4       0.8125   1.15e+00  1.83e+00  3.38e+00  
    5       1.0208   1.17e+00  1.91e+00  3.47e+00  

Much like the OMNI data, the RBSP data contains a header and the data is organized in columns. However, unlike the OMNI data that contains multiple information, the RBSP has only fluxes at different L-shells. Here, we see only L-shells 4.00, 4.10, and 4.20. The POES input has the same format, so we will not display the head of the files here.

To make file managing easier, we define a dictionary in the next cell:

data_dir = './data/'
dict_files = {'omni': os.path.join(data_dir, 'Input_data_OMNI_20130220-20160831.txt'), 
              'e2':   os.path.join(data_dir, 'Input_data_POES_E2_100keV_electrons_20130220-20160831_example.txt'), 
              'e3':   os.path.join(data_dir, 'Input_data_POES_E3_300keV_electrons_20130220-20160831_example.txt'), 
              'p6':   os.path.join(data_dir, 'Input_data_POES_P6_1000keV_electrons_20130220-20160831_example.txt'), 
              'rbsp': os.path.join(data_dir, 'Target_data_RBSP_1MeV_electrons_20130220-20160831_example.txt'), 

Now it is much easier to access the files if we need to. For example, the address to the target data file:


The fact that the files have been preprocessed help in the analysis as they have similar format, but we still need to read the data into Python. Pandas is a very helpful library to work with data organized in columns, so we'll use it to manage the data. Pandas main object for two-dimensional tabular data is called a dataframe.

We could read file by file into independent dataframes with something like:

# read rbsp data
df = pd.read_csv(dict_files['rbsp'])

But we will make use of the dictionary created before to help manage the files and read all the data using a single loop:

dfs = {}
for name in dict_files:
    if name == 'omni':
        # there are spaces in the omni columns names:
        dfs[name] = pd.read_csv(dict_files[name], 
                                names=['S/N', 'Time', 'Dst', 'SWspeed', 'SWpden'])
        dfs[name] = dfs[name].set_index(['S/N', 'Time'])
        # the only column we keep is the solar wind speed:
        dfs[name] = dfs[name]['SWspeed']
        dfs[name] = pd.read_csv(dict_files[name], 
                                index_col=['S/N', 'Time'])

We can then concatenate all the dataframes stored in the dictionaries into a single dataframe with a MultiIndex:

df = pd.concat(dfs, axis=1)
omni e2 e3 p6 rbsp
SWspeed 4.00 4.10 4.20 4.00 4.10 4.20 4.00 4.10 4.20 4.00 4.10 4.20
S/N Time
1 0.1875 352.0 11.50 20.2 41.7 6.45 12.1 25.9 2.24 2.72 4.13 1.780 2.59 4.96
2 0.3958 386.0 9.11 16.1 34.0 5.53 10.4 21.7 1.96 2.32 3.32 1.250 1.95 3.51
3 0.6042 390.0 8.70 15.2 30.6 5.67 10.1 20.1 1.85 2.25 3.01 0.884 1.46 2.49
4 0.8125 384.0 8.64 14.3 28.2 5.95 10.1 19.3 1.80 2.23 2.90 1.150 1.83 3.38
5 1.0208 413.0 8.59 14.5 28.5 6.00 10.3 19.6 1.81 2.14 2.72 1.170 1.91 3.47
... ... ... ... ... ... ... ... ... ... ... ... ... ... ...
6183 1288.1042 426.0 367.00 482.0 597.0 250.00 329.0 410.0 38.90 48.80 57.70 92.200 150.00 209.00
6184 1288.3125 458.0 431.00 570.0 713.0 230.00 305.0 381.0 36.40 45.80 54.20 113.000 159.00 218.00
6185 1288.5208 425.0 485.00 643.0 797.0 187.00 250.0 316.0 29.50 36.20 43.20 92.400 138.00 206.00
6186 1288.7292 412.0 538.00 710.0 882.0 164.00 222.0 288.0 26.20 33.30 40.20 113.000 180.00 247.00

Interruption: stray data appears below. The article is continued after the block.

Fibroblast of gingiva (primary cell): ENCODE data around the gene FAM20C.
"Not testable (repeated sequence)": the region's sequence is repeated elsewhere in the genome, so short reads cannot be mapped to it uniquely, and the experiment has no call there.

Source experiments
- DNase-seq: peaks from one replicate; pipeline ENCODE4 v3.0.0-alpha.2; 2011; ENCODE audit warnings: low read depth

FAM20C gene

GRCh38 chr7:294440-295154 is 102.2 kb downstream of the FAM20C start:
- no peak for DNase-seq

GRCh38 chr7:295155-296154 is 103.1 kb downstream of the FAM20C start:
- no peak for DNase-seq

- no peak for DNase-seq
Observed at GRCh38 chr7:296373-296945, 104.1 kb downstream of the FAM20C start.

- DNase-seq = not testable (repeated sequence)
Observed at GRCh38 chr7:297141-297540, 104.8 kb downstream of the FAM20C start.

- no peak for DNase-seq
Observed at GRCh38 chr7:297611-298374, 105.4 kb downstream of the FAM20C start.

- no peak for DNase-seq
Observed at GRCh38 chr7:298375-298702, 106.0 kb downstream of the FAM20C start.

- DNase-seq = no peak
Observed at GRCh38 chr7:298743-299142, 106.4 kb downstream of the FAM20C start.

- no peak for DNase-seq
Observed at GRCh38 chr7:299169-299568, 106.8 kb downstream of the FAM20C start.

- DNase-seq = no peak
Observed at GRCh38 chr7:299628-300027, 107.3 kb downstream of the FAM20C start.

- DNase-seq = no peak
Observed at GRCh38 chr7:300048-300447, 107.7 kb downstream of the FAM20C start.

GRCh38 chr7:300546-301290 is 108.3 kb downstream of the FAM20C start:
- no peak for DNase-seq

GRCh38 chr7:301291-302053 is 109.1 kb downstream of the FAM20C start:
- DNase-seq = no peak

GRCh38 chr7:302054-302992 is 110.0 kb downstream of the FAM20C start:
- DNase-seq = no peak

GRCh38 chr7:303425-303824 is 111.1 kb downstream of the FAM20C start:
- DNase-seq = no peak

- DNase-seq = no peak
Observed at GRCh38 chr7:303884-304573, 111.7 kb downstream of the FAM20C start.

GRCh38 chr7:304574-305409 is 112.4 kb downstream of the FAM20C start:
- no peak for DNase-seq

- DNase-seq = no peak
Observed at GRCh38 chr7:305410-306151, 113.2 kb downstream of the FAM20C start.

6187 1288.9375 426.0 596.00 778.0 959.0 175.00 237.0 306.0 27.50 36.00 42.20 66.200 113.00 154.00

6187 rows × 13 columns

The output from the cell above shows the dataframe df organization. S/N and Time are the row indexes. S/N and Time are, respectively, an integer marker and days in hours, counted from 00:00:00 February 20, 2013. The following columns contain the actual data we use in the analysis: omni, e2, e3, p6, and rbsp:

  • omni: solar wind speed in km/s
  • e2: < 100 keV electron fluxes
  • e3: < 300 keV electron fluxes
  • p6: < 1000 keV electron fluxes
  • rbsp: 1MeV electron fluxes

As S/N and Time represent the same thing, we drop one of the levels:

df = df.droplevel('S/N')

Now is a good opportunity to explore the data. We first start making a plot to see if there are any missing values:

fig, ax = plt.subplots(1, figsize=(12,5))
sns.heatmap(df.isnull().T, cbar=False, ax=ax)

The figure depicting the null values in the dataframe (df.isnull()) above shows a white line around Time $\sim 840$. That is an indication that there are no measurements in that period.

We can also plot the data for visualization:

# plot OMNI with specific aesthetics:
    fig, ax = plt.subplots(1, figsize=(12,5))
    ax.plot(df.index.get_level_values('Time'), df['omni'], 
            label='Wind Speed')
    ax.plot(df.index.get_level_values('Time'), df['omni'].rolling(24).mean(), 
            label='Moving average (5 days)')
    ax.set_ylabel('Solar Wind Speed (km/s)')
    ax.set_xlabel('Days from 2013/02/20')

We can plot the remaining of the data in a single figure with the code below. Note that the range goes over 6,000 for E2, E3, and RBSP (the target), whereas P6 does not cross 1,000.

    fig, ax = plt.subplots(nrows=4, figsize=(12,12))
    for ii, source in enumerate(['e2', 'e3', 'p6', 'rbsp']):
        df[source].plot(ax=ax[ii]) # Pandas plot function
    ax[-1].set_xlabel('Days from 2013/02/20')

It would be interesting to have some interactivity and to see all the data in a single plot. One possible approach is to melt the dataframe to a long format and use Plotly.

Let's first melt the dataframe, discarding the OMNI data:

melted_df = df.drop('omni', axis=1).reset_index().melt(id_vars='Time', var_name = ['source', 'L-shell'])
Time source L-shell value
0 0.1875 e2 4.00 11.50
1 0.3958 e2 4.00 9.11
2 0.6042 e2 4.00 8.70
3 0.8125 e2 4.00 8.64
4 1.0208 e2 4.00 8.59
... ... ... ... ...
74239 1288.1042 rbsp 4.20 209.00
74240 1288.3125 rbsp 4.20 218.00
74241 1288.5208 rbsp 4.20 206.00
74242 1288.7292 rbsp 4.20 247.00
74243 1288.9375 rbsp 4.20 154.00

74244 rows × 4 columns

The next cell creates an interactive plot. You can zoom and pan to see the data. You can also select the data by clicking on the legend on the right. Although Plotly is currently able to render directly int jupyter notebooks, the figure may not render properly if we use in jupyter-books. The workaround to render Plotly in a jupyter-book is to save the file and use iPython's display.

fig = px.line(melted_df, x='Time', y='value', color='source', animation_frame='L-shell')
# the next line should work in most notebooks
# but we use the workaround to render the figure
plot(fig, filename=os.path.join(data_dir, 'figure1_data.html'))
display(HTML(os.path.join(data_dir, 'figure1_data.html')))